65.3 F

Davis, California

Friday, April 19, 2024

Column: Love to hate

Anyone who knows me understands that I find great pleasure in publicity train wrecks, so naturally I’m completely transfixed by Lana Del Rey right now.

Back in November, when she was just another talented YouTube sensation waiting to blow up, I wouldn’t have known, or frankly, cared, about the origins of indie pop’s latest girl du jour.  Additionally, I wouldn’t have familiarized myself with the pompous term “girl du jour” specifically for the purpose of describing her. But after much hype and a calamitously under-prepared “Saturday Night Live” performance, she became the new hipster “it girl” of my heart.

The Jan. 14 appearance, which was Del Rey’s mainstream American TV debut, was more akin to a breakdown than a breakthrough. When she sang “Video Games,” her biggest success to date and a song which is ordinarily quite breathtaking, the result was a mishmash of husky warbling and painfully discomforted swaying: obviously, I “favorited” it on YouTube.

This isn’t because I enjoy mocking Lana Del Rey in particular, even if her pillowy upper lip and lack of conditioned stage presence provide me and every other troll in the internet dungeon a lot of ammunition. Watching a precocious celebrity fall into a downward spiral just re energizes my joie de vivre in a way I can’t really explain.

Truth be told, even five years after the fact, I’m still running on the endorphin-rush of cueballed Britney Spears’ umbrella-swinging rampage. And thank goodness for Britney’s shears because by ’07, I was already coming down from the high of Ashlee Simpson’s “SNL” hoedown. Of course, we must acknowledge that stories like these are all buoyed along by the omnipresent flow of Lohan drama, which, although having lost some of its luster, retains all dependability.

It’s comforting to know that even if Christina Aguilera finds a way to stop looking like a drag queen version of herself tomorrow, I can still rest easy knowing that Lindsay Lohan will probably be back in a SCRAM bracelet before the slated apocalypse. This is good, because the way critics are discussing Del Rey’s performance, the end may be more nigh than previously thought.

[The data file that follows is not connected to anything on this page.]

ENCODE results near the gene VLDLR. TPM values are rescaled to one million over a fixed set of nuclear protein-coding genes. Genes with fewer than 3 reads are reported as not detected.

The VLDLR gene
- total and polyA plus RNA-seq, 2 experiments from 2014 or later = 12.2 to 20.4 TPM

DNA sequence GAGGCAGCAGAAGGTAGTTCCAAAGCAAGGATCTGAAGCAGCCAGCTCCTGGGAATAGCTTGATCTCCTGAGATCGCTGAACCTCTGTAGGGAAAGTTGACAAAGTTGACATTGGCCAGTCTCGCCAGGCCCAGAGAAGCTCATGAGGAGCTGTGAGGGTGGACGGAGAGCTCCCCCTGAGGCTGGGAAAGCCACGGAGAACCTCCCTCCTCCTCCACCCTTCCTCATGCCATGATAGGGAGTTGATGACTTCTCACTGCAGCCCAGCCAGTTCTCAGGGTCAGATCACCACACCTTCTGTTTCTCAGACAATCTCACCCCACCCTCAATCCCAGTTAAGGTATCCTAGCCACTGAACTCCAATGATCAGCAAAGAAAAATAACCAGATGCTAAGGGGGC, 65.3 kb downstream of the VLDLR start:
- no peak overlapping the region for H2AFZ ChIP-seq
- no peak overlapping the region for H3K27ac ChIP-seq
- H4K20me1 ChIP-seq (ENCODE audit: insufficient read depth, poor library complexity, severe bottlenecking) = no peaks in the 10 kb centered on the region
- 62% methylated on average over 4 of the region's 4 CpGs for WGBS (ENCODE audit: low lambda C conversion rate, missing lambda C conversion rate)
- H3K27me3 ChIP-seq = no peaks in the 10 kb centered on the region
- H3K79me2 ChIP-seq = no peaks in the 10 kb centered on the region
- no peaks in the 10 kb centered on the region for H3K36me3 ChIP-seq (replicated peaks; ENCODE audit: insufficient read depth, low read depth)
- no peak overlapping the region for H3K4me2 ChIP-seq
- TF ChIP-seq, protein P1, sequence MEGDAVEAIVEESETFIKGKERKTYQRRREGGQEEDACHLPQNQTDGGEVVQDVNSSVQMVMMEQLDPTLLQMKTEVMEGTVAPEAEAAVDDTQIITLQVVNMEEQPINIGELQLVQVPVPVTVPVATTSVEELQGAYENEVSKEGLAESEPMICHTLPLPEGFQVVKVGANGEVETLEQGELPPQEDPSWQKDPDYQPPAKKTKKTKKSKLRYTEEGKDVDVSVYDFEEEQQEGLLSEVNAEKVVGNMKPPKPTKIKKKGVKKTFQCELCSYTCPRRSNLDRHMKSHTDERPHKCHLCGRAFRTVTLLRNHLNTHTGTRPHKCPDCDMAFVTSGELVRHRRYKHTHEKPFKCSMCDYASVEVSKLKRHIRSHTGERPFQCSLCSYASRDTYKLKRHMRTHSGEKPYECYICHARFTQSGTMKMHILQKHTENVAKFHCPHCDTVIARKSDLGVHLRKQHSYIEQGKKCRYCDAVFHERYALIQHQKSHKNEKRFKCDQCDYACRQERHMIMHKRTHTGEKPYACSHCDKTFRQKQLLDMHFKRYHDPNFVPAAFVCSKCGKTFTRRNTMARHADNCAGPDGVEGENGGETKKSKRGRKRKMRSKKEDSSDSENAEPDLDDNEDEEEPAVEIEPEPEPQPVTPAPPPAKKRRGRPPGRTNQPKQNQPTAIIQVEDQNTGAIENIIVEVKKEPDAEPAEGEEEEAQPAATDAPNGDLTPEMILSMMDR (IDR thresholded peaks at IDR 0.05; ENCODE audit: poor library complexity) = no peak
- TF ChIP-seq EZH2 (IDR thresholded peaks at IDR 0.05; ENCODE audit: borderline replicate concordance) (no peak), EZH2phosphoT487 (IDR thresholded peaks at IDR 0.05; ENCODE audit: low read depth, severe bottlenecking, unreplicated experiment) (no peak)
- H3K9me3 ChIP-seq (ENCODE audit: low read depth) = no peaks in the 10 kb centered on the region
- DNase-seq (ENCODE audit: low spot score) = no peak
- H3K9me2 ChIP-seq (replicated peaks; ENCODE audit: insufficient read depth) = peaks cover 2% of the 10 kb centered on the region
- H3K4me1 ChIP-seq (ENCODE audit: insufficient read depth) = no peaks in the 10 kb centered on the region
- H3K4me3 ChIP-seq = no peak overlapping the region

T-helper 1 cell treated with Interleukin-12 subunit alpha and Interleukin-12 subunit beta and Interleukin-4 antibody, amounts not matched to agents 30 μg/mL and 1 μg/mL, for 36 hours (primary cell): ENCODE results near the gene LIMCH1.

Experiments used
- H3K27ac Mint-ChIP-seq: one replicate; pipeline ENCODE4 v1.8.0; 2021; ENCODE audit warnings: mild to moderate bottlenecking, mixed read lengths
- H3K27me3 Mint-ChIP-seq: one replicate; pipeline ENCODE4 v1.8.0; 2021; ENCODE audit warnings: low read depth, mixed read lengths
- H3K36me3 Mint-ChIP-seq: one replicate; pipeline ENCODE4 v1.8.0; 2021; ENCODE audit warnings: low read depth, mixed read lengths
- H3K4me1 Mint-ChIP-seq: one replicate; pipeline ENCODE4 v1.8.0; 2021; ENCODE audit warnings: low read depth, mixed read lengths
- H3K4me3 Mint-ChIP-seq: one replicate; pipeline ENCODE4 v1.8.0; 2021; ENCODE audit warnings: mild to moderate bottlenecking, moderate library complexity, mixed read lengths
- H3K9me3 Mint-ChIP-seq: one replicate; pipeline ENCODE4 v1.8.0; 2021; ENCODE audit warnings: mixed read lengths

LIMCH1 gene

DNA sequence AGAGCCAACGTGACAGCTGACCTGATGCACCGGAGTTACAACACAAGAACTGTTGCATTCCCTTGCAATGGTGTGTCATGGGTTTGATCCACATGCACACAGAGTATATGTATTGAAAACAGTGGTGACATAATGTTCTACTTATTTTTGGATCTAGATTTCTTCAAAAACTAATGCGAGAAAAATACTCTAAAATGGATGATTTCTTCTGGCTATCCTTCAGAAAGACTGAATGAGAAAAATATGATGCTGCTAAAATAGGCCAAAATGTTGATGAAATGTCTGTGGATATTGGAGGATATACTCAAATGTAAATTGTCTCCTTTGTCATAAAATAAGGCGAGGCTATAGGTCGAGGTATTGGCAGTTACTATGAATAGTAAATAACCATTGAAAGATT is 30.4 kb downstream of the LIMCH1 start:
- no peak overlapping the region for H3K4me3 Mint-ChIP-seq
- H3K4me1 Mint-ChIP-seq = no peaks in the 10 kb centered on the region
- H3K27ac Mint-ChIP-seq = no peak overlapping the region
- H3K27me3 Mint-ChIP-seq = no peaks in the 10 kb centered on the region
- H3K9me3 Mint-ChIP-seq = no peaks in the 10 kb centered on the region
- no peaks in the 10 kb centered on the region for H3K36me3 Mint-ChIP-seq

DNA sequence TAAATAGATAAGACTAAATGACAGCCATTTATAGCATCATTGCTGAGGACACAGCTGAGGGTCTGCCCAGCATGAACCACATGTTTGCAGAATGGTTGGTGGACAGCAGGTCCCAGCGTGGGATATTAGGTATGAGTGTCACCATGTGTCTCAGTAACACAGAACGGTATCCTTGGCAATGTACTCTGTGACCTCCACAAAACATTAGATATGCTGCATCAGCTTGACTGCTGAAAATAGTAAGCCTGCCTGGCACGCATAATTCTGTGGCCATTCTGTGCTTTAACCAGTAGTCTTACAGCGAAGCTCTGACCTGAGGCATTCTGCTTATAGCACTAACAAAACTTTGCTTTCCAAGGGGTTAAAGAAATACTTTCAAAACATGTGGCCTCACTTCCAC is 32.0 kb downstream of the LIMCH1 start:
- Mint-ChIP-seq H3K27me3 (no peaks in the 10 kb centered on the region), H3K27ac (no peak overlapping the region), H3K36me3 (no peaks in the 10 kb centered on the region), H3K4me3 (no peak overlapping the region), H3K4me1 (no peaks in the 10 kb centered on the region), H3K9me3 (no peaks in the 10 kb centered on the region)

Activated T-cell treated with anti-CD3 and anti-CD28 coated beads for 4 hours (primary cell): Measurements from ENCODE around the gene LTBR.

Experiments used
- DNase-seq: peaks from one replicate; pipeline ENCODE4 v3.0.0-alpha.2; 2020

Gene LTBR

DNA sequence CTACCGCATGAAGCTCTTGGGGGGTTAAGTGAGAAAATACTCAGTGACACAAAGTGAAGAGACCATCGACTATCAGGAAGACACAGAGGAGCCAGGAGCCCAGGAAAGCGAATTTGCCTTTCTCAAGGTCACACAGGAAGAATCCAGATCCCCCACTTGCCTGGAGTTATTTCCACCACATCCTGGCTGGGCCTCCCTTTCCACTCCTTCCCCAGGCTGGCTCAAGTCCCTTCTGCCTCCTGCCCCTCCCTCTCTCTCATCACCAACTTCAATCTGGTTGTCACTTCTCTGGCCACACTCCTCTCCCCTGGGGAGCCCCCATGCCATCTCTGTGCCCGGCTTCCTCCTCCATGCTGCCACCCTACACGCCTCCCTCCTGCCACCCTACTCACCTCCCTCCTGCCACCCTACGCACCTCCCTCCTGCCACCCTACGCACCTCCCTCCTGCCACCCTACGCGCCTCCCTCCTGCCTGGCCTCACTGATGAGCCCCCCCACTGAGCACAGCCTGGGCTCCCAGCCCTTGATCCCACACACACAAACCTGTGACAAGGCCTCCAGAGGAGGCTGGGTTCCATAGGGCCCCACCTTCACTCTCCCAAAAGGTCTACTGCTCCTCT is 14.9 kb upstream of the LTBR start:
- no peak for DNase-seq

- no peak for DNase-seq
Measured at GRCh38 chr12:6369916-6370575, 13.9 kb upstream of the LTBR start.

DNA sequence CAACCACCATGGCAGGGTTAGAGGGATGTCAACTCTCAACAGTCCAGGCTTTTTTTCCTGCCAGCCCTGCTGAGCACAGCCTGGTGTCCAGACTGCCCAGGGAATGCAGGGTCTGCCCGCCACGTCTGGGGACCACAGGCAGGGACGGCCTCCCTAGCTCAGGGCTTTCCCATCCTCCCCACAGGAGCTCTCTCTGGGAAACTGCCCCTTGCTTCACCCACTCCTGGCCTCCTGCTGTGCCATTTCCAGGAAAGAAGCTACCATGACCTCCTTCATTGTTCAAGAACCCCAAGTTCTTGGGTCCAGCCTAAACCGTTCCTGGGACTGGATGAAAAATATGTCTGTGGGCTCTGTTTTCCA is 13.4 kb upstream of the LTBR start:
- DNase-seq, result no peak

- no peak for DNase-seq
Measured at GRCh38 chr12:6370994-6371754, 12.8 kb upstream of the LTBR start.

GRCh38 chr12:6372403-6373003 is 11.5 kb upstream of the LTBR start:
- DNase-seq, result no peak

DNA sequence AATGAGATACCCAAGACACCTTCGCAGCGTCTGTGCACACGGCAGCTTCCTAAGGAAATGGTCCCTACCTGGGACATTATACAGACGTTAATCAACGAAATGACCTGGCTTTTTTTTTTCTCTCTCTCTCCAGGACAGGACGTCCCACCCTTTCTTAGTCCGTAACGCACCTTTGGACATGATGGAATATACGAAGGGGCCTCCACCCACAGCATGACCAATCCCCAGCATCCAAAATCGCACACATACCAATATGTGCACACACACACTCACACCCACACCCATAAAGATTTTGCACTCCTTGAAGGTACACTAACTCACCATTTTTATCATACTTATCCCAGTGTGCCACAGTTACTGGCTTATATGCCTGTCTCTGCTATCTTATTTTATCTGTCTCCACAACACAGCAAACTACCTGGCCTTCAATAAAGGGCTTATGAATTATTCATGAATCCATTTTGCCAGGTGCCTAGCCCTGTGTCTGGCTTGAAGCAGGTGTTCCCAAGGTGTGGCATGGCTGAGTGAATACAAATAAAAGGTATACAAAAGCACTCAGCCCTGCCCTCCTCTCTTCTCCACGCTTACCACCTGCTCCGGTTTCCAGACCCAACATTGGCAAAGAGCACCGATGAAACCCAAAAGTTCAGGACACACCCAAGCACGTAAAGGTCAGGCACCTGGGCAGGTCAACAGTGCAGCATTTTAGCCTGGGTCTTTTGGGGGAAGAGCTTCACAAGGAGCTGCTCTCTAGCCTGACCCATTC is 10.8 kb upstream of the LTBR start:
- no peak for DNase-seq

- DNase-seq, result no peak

The most striking thing about the critical responses to the performance — especially those circulating the internet — is the melodrama. People are acting like it’s the second coming of Sinead (O’Connor, who shredded a picture of Pope John Paul II during a live 1992 broadcast). “RIP Lana Del Rey’s Career, December 2011 — January 2012” reads one of the more forthright Tumblr posts; “Worst performance ever?” asks a Huffington Post headline.

It was, of course, the very melodramatic essence of these headlines that piqued my interest in the first place. But it was when Juliette Lewis and Eliza Dushku – two thriving embodiments of celebrity — tweeted their negative opinions on the performance that I could no longer resist seeing for myself.

Disappointingly, though, what I saw ended up being less catastrophic than I had previously hoped. I figured any girl who Eliza Dushku felt qualified to deem “Wack-a-doodle” stood a chance at being my new Heidi Montag circa 2009. But once again I found that, not unlike many of Lewis’ and Dushku’s career decisions, the critiques were misguided.

The performance was bad — perhaps even terrible — but it won’t fuel my fire nearly as long as, say, Mel Gibson’s alcohol-induced anti-Semitism; that kind of scandal doesn’t expire for at least two years. Of course I still have every intention of basking in the LDR fiasco’s afterglow for as long as I can; I just worry about what I’m going to do if its novelty wears off before the next media-covered meltdown.

Will I have to resort to reading about celebrities’ happiness? Comebacks? Baby bumps (belonging to anyone but Jamie Lynn Spears)? That isn’t nearly as fulfilling as watching someone revered by the public flub in a profound fashion. I can’t make fun of that. I can’t write about that. I think I’ll just have to settle for prolonging this whole Lana Del Rey mess and hope that the Jan. 31 release of her album sees a renewed sense of hate aimed in her direction.

A small part of me might be sad to see this happen to my girl du jour, but that’s the price you pay for following juicy media drama like a national pastime. Besides, something tells me that, so long as nobody else steps up to take her place in the spotlight of embarrassment, I’ll be happy to join in on the mockery soon enough.

DYLAN GALLAGHER would love to hear your Christina Aguilera drag queen names at dylaaaaan@gmail.com.


Please enter your comment!
Please enter your name here